Cameroon: Far North - Protected Wildlife Species Risk Extinction
16 July 2009
In the last couple of months wildlife researchers have come up with shocking revelations on the rate at which our wildlife species are racing towards extinction in Cameroon in particular and Central Africa in general.
For example, a researcher from the University of Dschang talking to reporters of the Cameroon Radio and Television Corporation (CRTV) revealed that the population of lions in Waza national Park in the Far North Region of Cameroon had dropped from 60 to only 30 in past 7 years. Intensive surveys carried out by the species survival commission of the World Conservation Union (IUCN) failed to locate the continued presence of the black rhino in North Cameroon, implying that the West African Black rhino has finally succumbed to extinction, having been hunted out of existence by the illegal hunt for rhino horns, widely sought in Asian markets for its medicinal and aphrodisiac properties and values.
The rhino population in Africa is projected to have stood at 100,000 in 1990 and fell to as low as 2,400 by 1995. IUCN sources thus hold that,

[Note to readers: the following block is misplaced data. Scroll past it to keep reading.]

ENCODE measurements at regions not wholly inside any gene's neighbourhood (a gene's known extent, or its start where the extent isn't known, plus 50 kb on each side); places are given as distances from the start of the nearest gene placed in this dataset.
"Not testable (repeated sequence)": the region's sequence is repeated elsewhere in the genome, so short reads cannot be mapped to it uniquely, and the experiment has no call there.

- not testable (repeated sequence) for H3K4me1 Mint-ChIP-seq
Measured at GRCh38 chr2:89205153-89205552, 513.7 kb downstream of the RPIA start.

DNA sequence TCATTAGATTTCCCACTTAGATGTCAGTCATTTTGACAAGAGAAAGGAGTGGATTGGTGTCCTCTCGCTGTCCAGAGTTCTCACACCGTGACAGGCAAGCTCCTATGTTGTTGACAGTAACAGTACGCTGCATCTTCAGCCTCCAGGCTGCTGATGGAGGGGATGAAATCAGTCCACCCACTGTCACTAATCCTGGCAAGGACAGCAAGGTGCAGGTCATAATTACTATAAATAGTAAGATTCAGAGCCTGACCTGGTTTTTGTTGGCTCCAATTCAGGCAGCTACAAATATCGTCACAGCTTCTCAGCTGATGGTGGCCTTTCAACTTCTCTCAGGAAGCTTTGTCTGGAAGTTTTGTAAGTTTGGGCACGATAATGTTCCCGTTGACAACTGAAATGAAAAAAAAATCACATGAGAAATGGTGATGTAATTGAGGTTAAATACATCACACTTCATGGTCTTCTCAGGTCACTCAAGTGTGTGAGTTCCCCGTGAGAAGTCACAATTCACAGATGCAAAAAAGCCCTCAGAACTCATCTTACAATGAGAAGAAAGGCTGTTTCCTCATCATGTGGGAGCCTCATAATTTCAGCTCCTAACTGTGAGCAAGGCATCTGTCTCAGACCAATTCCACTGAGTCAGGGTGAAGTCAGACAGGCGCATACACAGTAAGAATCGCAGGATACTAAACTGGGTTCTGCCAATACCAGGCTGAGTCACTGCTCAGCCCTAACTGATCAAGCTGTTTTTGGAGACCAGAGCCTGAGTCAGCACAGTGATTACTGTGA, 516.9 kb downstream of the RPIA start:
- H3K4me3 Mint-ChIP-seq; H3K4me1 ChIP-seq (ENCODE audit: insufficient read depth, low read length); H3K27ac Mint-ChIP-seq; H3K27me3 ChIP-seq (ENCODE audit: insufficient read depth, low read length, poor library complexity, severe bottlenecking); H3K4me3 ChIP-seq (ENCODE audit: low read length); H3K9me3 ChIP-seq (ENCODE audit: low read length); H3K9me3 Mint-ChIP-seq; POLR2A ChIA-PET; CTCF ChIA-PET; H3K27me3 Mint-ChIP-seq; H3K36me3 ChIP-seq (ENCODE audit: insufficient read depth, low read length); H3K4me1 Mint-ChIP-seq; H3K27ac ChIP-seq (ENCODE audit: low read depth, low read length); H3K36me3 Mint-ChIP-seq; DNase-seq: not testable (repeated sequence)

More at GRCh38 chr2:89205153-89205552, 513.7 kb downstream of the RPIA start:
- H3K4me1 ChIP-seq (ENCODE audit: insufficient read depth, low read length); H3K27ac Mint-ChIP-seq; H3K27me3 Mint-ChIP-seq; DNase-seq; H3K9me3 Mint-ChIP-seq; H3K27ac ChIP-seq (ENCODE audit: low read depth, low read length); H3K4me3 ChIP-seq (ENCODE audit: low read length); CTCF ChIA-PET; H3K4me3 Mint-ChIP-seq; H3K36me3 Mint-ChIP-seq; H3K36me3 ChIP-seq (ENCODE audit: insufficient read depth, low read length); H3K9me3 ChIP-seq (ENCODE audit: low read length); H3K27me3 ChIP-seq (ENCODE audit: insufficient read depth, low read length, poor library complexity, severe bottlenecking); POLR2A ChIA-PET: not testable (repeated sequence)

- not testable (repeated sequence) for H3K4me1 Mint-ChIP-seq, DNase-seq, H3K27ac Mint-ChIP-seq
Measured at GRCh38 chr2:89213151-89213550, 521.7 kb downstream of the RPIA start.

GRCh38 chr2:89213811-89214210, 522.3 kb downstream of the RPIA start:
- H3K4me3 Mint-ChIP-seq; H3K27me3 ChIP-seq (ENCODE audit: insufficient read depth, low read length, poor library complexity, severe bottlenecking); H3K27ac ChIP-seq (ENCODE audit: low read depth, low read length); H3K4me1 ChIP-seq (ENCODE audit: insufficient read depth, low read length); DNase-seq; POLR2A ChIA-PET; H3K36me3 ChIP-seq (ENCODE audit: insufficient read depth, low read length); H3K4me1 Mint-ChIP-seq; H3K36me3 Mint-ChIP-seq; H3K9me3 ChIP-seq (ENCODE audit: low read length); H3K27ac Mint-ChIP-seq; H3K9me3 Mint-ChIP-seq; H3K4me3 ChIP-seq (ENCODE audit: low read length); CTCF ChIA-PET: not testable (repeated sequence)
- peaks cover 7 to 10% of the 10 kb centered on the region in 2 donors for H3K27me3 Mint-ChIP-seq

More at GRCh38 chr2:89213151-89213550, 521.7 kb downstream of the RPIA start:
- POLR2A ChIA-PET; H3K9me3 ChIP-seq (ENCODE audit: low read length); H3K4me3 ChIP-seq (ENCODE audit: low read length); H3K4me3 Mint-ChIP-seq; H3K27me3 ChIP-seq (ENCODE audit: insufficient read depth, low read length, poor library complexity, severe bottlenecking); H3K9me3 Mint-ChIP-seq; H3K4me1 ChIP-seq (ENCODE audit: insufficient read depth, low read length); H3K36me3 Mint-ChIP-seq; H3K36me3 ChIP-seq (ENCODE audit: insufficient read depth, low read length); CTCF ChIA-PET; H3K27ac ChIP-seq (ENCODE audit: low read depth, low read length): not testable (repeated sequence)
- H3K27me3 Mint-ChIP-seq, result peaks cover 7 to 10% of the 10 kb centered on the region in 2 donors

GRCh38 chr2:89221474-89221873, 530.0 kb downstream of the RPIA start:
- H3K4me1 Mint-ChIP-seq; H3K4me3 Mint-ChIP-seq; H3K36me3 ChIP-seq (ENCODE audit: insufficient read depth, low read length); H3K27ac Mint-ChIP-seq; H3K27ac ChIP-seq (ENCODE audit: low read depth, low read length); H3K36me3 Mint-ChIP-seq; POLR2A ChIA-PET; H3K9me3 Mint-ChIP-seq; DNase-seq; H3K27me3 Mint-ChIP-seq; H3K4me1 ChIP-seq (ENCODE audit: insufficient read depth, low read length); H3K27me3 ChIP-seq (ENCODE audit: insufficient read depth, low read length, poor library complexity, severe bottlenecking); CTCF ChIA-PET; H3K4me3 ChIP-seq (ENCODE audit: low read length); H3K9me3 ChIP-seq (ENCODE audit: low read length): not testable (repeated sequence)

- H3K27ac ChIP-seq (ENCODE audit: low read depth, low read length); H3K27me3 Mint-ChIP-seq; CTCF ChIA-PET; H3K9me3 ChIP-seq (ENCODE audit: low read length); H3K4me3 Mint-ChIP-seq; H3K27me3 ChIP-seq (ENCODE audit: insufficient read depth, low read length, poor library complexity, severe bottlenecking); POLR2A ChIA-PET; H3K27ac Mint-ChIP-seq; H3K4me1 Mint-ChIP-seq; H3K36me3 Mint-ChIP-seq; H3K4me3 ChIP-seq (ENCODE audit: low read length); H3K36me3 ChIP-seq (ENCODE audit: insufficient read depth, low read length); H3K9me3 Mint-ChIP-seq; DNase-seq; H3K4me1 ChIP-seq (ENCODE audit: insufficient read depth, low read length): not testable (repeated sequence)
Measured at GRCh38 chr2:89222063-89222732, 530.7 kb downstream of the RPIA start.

"Now the West African black rhino has apparently vanished entirely".
According the IUCN research team leader, Richard Emslie, following their survey results in Northern Cameroon, "There was nothing to indicate a continued presence of rhino in the area", implies that they have gone extinct.
The trouble for black rhinos and lions could save as a warning that the ecosystem as a whole is under serious threat. In fact, a senior official of the World Wide Fund for Nature (WWF) Cameroon has been cited by Reuters as attributing the decline in great numbers of elephants to illegal cross-border trade in endangered wildlife species and their products (meat, skin, horns, teeth, tails etc). "Elephants are declining in large numbers every day due to the booming illicit trade in ivory If
governments in the region do not take urgent measures to combat the illicit trade they could be extinct within the next 10 years", declared, Martin Tchamba, WWF Cameroon.
Learn more about big cats and Big Cat Rescue at http://www.bigcatrescue.org